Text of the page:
The definition of a luxury ski chalet – don’t accept any less

In today’s digital day and age, one couldn’t dream of defining ‘luxury’ without referring to the great Wikipedia in the cloud.

According to the online encyclopedia, ‘luxury’ is defined as:

  • very wealthy and comfortable surroundings
  • something desirable but expensive
  • something very pleasant but not really needed in life

A luxury ski chalet not really needed? I beg to differ. Of course I would, but the fact of the matter is so many companies these days claim to offer a ‘luxury’ ski chalet experience these days. ‘Wealthy and comfortable surroundings’ has to be a given, but that’s still not enough to earn the ‘luxury’ badge. Surely? Because the truth is ‘luxury’ is so much more than the threadcount of the Eygptian cotton bed linen, more than the fur throws and fine leather clad plasma screens.

Luxury ski chalet

So what should you expect in a chalet which describes itself as a ‘luxury ski chalet’?

In our book, the ‘luxury’ experience starts the minute that a contact is made by a client – through the website, by phone or by email. It’s:

  • the anticipation of your every need, guiding you to the best chalet for your needs, advising on room arrangements, travel and the finer details right from the start
  • removing any hint of stress from resort transfers whether it’s organising the swifter, more exhilarating helicopter transfer or a luxury vehicle alternative
  • arriving in resort, knowing that every detail has already been taken care of
  • a surprise gift on your pillow
  • a Champagne ‘boot fit’ to finesse the ski equipment process
  • waking up every morning to a breathtaking, uninterrupted mountain view
  • the deafening silence of an exclusive, ski in ski out location away from the main ski drag
  • sumptuous gourmet food that is tailored to your own personal tastes not what we think those tastes should be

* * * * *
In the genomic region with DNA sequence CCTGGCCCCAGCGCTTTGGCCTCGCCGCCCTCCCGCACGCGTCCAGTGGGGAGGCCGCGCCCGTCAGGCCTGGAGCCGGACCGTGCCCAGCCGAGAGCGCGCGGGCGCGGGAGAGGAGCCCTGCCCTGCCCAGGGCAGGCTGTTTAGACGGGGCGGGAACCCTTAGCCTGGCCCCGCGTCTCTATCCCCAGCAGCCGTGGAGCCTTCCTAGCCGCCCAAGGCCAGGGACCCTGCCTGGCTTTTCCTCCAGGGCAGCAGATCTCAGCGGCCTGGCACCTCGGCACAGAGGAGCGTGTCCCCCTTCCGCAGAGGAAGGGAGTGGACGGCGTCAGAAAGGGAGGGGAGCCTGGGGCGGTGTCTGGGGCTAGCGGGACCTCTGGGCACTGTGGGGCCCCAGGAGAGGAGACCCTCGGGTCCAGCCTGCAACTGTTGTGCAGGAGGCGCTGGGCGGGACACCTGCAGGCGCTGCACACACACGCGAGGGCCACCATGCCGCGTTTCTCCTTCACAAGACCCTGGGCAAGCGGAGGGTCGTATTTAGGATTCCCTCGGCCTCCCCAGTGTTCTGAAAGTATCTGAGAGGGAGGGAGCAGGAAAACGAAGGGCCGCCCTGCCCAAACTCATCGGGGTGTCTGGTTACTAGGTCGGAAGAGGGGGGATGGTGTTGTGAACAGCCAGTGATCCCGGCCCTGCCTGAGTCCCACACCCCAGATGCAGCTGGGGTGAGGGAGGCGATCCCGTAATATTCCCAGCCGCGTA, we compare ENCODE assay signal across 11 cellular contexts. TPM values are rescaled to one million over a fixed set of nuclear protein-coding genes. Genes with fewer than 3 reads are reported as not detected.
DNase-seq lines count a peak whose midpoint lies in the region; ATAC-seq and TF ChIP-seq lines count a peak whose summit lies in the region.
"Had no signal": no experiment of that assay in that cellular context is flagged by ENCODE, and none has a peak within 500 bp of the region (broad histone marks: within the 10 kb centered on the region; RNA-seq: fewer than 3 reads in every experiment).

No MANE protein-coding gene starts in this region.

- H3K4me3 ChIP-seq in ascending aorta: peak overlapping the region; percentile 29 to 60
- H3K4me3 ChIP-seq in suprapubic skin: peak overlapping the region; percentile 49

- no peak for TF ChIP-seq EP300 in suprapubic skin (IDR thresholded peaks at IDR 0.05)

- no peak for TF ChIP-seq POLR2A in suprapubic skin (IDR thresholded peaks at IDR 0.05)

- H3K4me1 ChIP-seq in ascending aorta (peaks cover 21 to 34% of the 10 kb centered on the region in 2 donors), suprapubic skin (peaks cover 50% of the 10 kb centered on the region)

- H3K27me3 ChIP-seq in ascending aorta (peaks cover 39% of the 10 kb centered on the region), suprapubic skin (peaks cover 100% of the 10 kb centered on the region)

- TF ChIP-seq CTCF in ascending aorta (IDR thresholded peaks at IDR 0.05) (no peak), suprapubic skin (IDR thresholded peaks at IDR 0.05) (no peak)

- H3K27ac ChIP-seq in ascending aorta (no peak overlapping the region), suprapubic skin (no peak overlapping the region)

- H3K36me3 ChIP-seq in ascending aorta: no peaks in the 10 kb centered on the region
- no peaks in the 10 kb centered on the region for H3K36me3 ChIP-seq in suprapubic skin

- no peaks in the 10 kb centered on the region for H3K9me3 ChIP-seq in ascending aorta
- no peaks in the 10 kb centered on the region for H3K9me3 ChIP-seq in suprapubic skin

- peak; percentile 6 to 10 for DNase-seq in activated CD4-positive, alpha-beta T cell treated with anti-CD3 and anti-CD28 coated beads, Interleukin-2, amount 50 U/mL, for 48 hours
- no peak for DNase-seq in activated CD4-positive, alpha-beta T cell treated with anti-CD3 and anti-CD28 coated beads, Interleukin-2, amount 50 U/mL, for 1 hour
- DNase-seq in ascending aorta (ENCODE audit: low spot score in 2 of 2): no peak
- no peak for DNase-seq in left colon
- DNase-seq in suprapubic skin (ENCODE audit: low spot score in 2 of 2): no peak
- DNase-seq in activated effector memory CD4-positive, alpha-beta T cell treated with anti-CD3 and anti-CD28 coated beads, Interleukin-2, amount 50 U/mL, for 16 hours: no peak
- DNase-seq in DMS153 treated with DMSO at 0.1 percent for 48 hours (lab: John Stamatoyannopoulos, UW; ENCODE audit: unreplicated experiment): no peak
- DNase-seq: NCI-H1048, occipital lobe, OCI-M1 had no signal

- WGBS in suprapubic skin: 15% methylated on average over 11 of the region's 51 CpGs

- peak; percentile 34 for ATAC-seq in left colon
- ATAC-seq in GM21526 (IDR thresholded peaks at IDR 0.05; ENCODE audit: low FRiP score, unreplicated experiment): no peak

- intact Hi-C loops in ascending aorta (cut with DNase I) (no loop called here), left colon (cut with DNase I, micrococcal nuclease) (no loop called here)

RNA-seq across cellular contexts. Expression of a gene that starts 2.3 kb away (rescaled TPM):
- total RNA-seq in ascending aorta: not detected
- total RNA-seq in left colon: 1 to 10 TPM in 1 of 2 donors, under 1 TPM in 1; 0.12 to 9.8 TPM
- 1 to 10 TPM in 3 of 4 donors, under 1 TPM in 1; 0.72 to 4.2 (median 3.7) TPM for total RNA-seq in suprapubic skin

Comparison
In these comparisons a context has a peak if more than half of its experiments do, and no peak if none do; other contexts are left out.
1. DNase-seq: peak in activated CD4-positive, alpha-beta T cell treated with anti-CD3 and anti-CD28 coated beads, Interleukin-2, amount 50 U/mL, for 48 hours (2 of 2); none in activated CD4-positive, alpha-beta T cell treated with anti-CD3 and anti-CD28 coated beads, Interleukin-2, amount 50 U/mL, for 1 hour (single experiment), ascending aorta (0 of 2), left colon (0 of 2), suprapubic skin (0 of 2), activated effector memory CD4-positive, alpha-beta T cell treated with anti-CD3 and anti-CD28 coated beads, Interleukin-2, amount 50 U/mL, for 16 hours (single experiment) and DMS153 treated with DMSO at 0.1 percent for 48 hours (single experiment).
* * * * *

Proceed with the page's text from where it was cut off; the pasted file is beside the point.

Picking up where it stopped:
• little touches like daily weather reports and your favourite newspaper delivered in time for breakfast
  • access to the resort’s best ski instructors that never disappoint and who speak English, Russian, German, French and several other languages
  • a personal masseur waiting to sooth the aches and pains of a hard day’s ski
  • Champagne or whatever your preferred tipple, served where you want it, when you want it
  • discretion of the highest order, full stop

Lastly, it is knowing the answer’s yes before you’ve even asked the question. So fair winter luxury snow seekers, before you’re seduced by the subterranean swimming pool, flat screen TVs at every turn and rather out-of-alpine-character bling, are you confident the service is up to scratch? Because ‘service’ is the difference between a true ‘luxury’ ski chalet experience and a distinctly average one.

Jamie Rennie is Director at Le Chardon Mountain Lodges, Val d’Isere.

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Comments (2)

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  1. As Jamie Rennie points out here, there is a whole spectrum of service within the chalet industry all covered by the word ‘luxury’. The Telegraph online recently posted an interesting piece about the decline in bookings for ultra-luxury chalet holidays, which they define as a ski break costing somewhere in teh region of £100,000 per week.

    At the other end of the spectrum, mid-range chalet companies often use the word ‘luxury’ to make sure there is a degree of segmentation between themselves and the budget end of the market.

    Of course, ‘luxury’ is a relative term and there is nothing wrong with its widespread usage, per se. Subjectively, some might see any holiday as a luxury event. But Rennie is right to point out that ‘luxury’ is as luxury does: it is about much more than just the type of upholstery and the brand of champagne. The Telegraph article points out that 83% of ultra-luxury ski holidays are booked not by a personal assistant but by the party leaders themselves. Attention to detail from that very first phone call really is essential for any company laying claim to the ultimate luxury chalet holiday.

  2. Jamie Rennie says:

    Hi Daniel – we couldn’t agree more. The devil’s in the detail. Thanks for commenting. Interesting stats you reference from The Telegraph. Perhaps the market recognises that there isn’t a vast difference between a ‘luxury ski chalet’ (the genuine ones, that is) and the ‘uber luxury ski chalet’ which tend these days to go all out on the ‘bling’ furnishings with an accompanying price tag without the all important difference in service.

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